I have been in the auto compliance business for 17 years. Over the years, I have seen how the car business has evolved, but one thing remains constant: the importance of compliance. Dealers have an overwhelming responsibility to en sure they have policies and procedures i n place for red flags, OFAC, Safeguards, fair- lending policies, desking policies, and the list goes on and on. Along with the policies come the mounds of paperwork required in each deal.
Because of all the areas of compliance and the paperwork that goes along with it, I strongly recommend that all of our clients use a compliance checklist. The checklist is a valuable tool because it identifies potential issues within a deal and demonstrates that your dealership is committed to transparency and vigilance around compliance.
There are several key areas a dealership should include on its compliance checklist. Here are some examples:
Credit Application – A dealer wants to ensure that source credit application and the submitted credit application are consistent when comparing the five key credit determinants: time on job, time at residence, occupation, income, and housing expense. If there are any alterations, the customer must acknowledge the change with initials. Finally, the credit applications must be signed by all parties.
Identity Confirmation – All parties on the deal must provide a valid U.S. or state issued ID, and the dealer must retain a legible copy of the ID. The dealer must follow their red flags and OFAC policies, and if he or she comes across a discrepancy, alert or OFAC hit, take the proper steps to clear it. It is very important to document steps taken to clear the objection and retain documentation.
Finally, if you have a third-party privy to the deal, run an OFAC on the third-party participant.
The next area of concentration is the Paper Trail. The paper trail can be broken down into four subcategories: sales worksheets, F&I menu, contracts, and F&I forms. A consistent paper trail in a standard transaction will be the dealership’s defense against claims of deceptive practices.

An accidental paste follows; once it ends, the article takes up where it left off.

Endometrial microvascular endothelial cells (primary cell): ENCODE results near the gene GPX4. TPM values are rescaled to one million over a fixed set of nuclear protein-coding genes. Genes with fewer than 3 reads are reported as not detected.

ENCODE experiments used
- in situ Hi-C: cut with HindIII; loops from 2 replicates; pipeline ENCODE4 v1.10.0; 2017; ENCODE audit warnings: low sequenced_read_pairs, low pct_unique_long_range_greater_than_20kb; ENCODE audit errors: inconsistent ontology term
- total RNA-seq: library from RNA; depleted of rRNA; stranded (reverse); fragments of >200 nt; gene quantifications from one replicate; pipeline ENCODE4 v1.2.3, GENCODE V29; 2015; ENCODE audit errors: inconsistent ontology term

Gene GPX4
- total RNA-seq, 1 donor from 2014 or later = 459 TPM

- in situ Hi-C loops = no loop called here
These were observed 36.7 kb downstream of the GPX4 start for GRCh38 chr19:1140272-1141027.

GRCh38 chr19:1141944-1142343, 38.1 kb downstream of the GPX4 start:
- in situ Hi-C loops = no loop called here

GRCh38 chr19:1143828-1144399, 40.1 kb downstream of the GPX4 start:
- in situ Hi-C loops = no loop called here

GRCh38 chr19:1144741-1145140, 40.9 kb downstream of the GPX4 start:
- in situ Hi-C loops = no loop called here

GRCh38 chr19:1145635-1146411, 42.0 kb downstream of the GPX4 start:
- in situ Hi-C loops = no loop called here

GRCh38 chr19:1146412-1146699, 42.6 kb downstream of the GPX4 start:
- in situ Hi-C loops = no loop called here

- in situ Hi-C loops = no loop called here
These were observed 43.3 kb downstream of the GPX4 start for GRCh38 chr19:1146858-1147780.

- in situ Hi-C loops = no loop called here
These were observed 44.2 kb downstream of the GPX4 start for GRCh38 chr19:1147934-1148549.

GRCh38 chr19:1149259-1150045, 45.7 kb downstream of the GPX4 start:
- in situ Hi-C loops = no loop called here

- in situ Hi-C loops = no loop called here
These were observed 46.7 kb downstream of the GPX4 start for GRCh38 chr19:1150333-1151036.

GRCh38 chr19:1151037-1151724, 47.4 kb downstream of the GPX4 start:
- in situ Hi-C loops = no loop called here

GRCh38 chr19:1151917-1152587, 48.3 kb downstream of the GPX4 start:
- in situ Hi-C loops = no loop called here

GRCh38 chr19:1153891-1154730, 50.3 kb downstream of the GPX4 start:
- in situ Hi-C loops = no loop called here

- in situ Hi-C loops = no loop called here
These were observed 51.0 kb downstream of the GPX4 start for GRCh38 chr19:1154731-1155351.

Sales Worksheets – The deal should include a first-pencil desking worksheet, and that first payment quote must follow the desking policy set forth in the dealership. If the dealer deviated from their policy, the reason for deviating should be documented. The final desking worksheet should be signed and retained in the file.
F&I Menu – A menu that discloses the base terms and includes all the products offered, as well as an accept/ decline, must be signed and included in every deal. The final terms on the accept/ decline should match the terms on the RISC/lease agreement.
Contracts – Contracts include the final buyers order, lease order, RISC and lease agreement. The amount due must match the amount financed on the contract. As always, the documents are to be completed and signed by the customer and the dealer.
F&I Forms – Voluntary Protection Product enrollment forms fall into this category. The dealer must verify all products were sold in compliance with the dealership’s pricing guidelines. The product price must be disclosed on the enrollment form, and the forms must be signed by all parties. When disclosing the products on the contract, the product vendor and price should be consistent with the enrollment forms.
Money Down – The dealer should retain a copy of the receipt, and verify that the amount down matches what is disclosed on the buyers order, RISC/lease agreement. In addition, if an 8300 was applicable, ensure it was filed.
A dealer may also include an “Other Compliance Documents” section in the checklist. Documentation under this section would include additional forms required to be presented and, in some cases, signed by the customer. Just to name a few: used-car buyers guide, privacy notice, credit score disclosure, Carfax.
Let me offer one last piece of advice when adopting a compliance checklist: Require that the list be completed and signed by two dealership personnel, the F&I manager who completed the deal, and accounting personnel who reviewed the deal. It is holding the F&I manager accountable for appropriately completing the deal, and the accounting personnel is assisting with the compliance deal-control initiatives.
Penelope Bell is an associate at Automotive Compliance Education.
Originally posted on F&I and Showroom